Greece and Portugal downgraded

Standard and Poor’s has downgraded Greece and Portugal’s credit rating after further debt worries.

The ratings agency downgraded the debt-stricken countries on the risk their debts to a new European bailout fund would be repaid before bond holders.

Their downgrade left Portugal’s rating one notch above junk and Greece’s creditworthiness below that of Egypt.

This turn in fortune for the two countries, two of the weakest in the euro zone, has sent their borrowing costs sharply higher as lenders demanded a higher rate of return for buying government bonds.

Portugal’s rating was cut by one notch to BBB-, having slashed its rating last week after Lisbon’s government fell.

S&P said the downgrades came after a new euro zone debt rescue system was agreed to by European leaders at a summit last week.

The European Union’s bailout fund will be replaced with the European Stability Mechanism in 2013.

Frank Gill, S&P analyst, said: “Our view is that this really is a game changer.

“We do think it is clearly negative for holders of commercial debt, that is our view, that it will weigh on countries’ capacity to serve their commercial debt,” he said.

The downgrade of Portugal added to Lisbon’s economic problems, just as the Bank of Portugal warned the country may need substantial new austerity measures to ensure it can meet budget reduction targets.

Lisbon’s investor confidence has fallen after the minority government’s resignation last week.

The opposition rejected its austerity plan in parliament, prompting many economists to predict that it will not be long before the country will need a bailout like Greece and Ireland.

Standard & Poor’s said: “Given Portugal’s weakened capital market access and its likely considerable external financing needs in the next few years, it is our view that Portugal will likely access the EFSF and thereafter the ESM.”

S&P said Greece’s government was struggling badly to meet the targets set under its 110bn euro (£97bn;$150bn) EU-IMF bail-out deal.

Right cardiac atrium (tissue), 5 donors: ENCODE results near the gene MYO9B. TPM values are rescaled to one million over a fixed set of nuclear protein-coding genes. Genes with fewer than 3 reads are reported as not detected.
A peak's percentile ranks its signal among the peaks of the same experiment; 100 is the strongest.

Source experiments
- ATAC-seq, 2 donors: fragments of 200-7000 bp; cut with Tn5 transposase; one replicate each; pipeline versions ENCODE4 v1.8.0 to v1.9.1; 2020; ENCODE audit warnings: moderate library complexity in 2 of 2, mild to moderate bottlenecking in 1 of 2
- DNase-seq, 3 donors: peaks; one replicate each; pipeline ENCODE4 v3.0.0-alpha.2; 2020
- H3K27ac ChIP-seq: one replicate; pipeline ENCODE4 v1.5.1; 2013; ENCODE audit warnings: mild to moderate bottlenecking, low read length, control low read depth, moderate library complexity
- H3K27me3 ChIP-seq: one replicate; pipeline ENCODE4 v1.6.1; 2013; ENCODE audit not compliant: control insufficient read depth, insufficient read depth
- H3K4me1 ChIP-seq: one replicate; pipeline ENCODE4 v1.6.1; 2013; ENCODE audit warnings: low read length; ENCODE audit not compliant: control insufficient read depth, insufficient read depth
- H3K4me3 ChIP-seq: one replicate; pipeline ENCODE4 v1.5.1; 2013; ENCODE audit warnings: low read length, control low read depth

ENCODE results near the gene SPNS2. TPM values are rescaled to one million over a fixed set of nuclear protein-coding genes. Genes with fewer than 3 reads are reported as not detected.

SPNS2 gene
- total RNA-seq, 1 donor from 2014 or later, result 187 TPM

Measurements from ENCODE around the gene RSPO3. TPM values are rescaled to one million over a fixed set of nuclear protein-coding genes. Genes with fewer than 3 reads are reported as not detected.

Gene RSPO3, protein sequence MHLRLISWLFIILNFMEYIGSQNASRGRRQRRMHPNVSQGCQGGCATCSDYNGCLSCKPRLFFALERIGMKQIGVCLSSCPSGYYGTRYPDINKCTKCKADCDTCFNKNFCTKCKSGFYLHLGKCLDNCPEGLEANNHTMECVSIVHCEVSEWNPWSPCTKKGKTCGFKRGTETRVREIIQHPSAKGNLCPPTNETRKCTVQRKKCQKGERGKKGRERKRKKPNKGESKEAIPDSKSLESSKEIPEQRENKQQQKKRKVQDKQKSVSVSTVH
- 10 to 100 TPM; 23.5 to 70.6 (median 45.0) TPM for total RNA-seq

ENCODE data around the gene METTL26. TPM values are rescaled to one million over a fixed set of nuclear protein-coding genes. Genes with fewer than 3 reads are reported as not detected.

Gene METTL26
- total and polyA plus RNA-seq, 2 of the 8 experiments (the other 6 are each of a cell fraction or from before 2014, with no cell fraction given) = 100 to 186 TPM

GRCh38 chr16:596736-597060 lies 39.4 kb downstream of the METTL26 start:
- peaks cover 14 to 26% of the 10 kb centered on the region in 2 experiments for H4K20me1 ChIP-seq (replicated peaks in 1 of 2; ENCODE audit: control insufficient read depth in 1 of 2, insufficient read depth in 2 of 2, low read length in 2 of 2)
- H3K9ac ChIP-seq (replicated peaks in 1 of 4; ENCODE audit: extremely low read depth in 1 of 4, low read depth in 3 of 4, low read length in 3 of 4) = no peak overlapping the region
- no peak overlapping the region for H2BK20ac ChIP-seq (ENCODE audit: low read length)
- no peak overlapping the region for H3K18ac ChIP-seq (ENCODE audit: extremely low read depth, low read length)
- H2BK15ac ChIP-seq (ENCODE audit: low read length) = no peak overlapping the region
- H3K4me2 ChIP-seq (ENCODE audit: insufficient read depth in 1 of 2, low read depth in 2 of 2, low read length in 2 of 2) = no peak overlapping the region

Freya Leng

iPhone 4 back into nation’s top three

Apple’s iPhone 4 has surged back into the nation’s Top 3 favourite mobiles, according to the latest tracker from independent price comparison and switching service.

The Mobile Tracker, which ranks the most popular handsets based on live searches and sales, also shows that for the second month in a row, HTC’s Desire and Desire HD handsets are the nation’s most popular mobiles. Meanwhile, Android has maintained its 50% stranglehold on the charts, further intensifying the battle between the tech giants of Apple and Google.

This month also sees a host of new handsets enter the Top 10 with Motorola, Blackberry and Samsung fighting it out lower down the table, as well as two Nokia phones appearing in the Top 10 for the first time.

Number one handset for March 2011 – The HTC Desire is once again the first choice for UK consumers. In many cases coming free on standard tariffs, gadget lovers can get one of the best Android experiences available on the market from as little as £15 a month.

Biggest climber – February’s biggest faller has become March’s biggest climber, as the iPhone 4 shoots back into the Top 3 from seventh place at the end of February. With retailers keen to shift stock before a possible summer announcement of iPhone 4’s successor and a wave of interest following the release of Apple’s iPad, there has been a flurry of attractive deals with consumers keen to bag a bargain.